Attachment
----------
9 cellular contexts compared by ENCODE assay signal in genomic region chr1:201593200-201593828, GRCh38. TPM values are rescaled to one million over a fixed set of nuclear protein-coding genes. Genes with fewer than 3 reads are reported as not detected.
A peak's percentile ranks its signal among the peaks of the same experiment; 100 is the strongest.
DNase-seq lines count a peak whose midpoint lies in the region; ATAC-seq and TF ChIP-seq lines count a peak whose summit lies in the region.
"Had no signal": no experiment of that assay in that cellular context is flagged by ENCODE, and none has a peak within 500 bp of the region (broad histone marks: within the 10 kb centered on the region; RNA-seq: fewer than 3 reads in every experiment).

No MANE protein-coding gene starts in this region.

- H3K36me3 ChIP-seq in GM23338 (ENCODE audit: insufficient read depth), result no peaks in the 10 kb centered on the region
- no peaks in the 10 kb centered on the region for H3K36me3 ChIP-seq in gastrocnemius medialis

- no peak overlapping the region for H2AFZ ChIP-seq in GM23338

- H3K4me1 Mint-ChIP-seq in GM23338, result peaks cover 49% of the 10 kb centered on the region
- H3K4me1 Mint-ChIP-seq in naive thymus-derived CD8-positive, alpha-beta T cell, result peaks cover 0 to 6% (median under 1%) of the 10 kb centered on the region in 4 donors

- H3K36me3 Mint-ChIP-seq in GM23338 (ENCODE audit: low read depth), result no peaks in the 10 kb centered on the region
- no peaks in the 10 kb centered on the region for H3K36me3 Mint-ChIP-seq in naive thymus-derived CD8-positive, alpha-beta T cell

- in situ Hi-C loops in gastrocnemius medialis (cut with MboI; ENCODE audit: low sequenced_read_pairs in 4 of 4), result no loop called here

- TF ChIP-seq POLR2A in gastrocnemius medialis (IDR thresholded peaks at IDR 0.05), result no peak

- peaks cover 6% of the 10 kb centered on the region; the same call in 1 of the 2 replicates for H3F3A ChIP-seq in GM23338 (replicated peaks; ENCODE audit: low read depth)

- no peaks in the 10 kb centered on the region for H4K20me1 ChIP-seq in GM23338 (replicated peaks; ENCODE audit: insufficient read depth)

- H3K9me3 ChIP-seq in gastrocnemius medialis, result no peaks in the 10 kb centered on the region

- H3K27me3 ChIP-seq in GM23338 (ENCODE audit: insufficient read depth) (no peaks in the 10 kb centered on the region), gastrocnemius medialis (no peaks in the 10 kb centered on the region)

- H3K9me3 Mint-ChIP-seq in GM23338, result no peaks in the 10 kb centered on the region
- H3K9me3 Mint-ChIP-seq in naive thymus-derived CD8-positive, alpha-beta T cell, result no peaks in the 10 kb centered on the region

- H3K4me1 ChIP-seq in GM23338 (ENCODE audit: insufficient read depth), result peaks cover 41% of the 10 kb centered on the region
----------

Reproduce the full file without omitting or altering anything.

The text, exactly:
9 cellular contexts compared by ENCODE assay signal in genomic region chr1:201593200-201593828, GRCh38. TPM values are rescaled to one million over a fixed set of nuclear protein-coding genes. Genes with fewer than 3 reads are reported as not detected.
A peak's percentile ranks its signal among the peaks of the same experiment; 100 is the strongest.
DNase-seq lines count a peak whose midpoint lies in the region; ATAC-seq and TF ChIP-seq lines count a peak whose summit lies in the region.
"Had no signal": no experiment of that assay in that cellular context is flagged by ENCODE, and none has a peak within 500 bp of the region (broad histone marks: within the 10 kb centered on the region; RNA-seq: fewer than 3 reads in every experiment).

No MANE protein-coding gene starts in this region.

- H3K36me3 ChIP-seq in GM23338 (ENCODE audit: insufficient read depth), result no peaks in the 10 kb centered on the region
- no peaks in the 10 kb centered on the region for H3K36me3 ChIP-seq in gastrocnemius medialis

- no peak overlapping the region for H2AFZ ChIP-seq in GM23338

- H3K4me1 Mint-ChIP-seq in GM23338, result peaks cover 49% of the 10 kb centered on the region
- H3K4me1 Mint-ChIP-seq in naive thymus-derived CD8-positive, alpha-beta T cell, result peaks cover 0 to 6% (median under 1%) of the 10 kb centered on the region in 4 donors

- H3K36me3 Mint-ChIP-seq in GM23338 (ENCODE audit: low read depth), result no peaks in the 10 kb centered on the region
- no peaks in the 10 kb centered on the region for H3K36me3 Mint-ChIP-seq in naive thymus-derived CD8-positive, alpha-beta T cell

- in situ Hi-C loops in gastrocnemius medialis (cut with MboI; ENCODE audit: low sequenced_read_pairs in 4 of 4), result no loop called here

- TF ChIP-seq POLR2A in gastrocnemius medialis (IDR thresholded peaks at IDR 0.05), result no peak

- peaks cover 6% of the 10 kb centered on the region; the same call in 1 of the 2 replicates for H3F3A ChIP-seq in GM23338 (replicated peaks; ENCODE audit: low read depth)

- no peaks in the 10 kb centered on the region for H4K20me1 ChIP-seq in GM23338 (replicated peaks; ENCODE audit: insufficient read depth)

- H3K9me3 ChIP-seq in gastrocnemius medialis, result no peaks in the 10 kb centered on the region

- H3K27me3 ChIP-seq in GM23338 (ENCODE audit: insufficient read depth) (no peaks in the 10 kb centered on the region), gastrocnemius medialis (no peaks in the 10 kb centered on the region)

- H3K9me3 Mint-ChIP-seq in GM23338, result no peaks in the 10 kb centered on the region
- H3K9me3 Mint-ChIP-seq in naive thymus-derived CD8-positive, alpha-beta T cell, result no peaks in the 10 kb centered on the region

- H3K4me1 ChIP-seq in GM23338 (ENCODE audit: insufficient read depth), result peaks cover 41% of the 10 kb centered on the region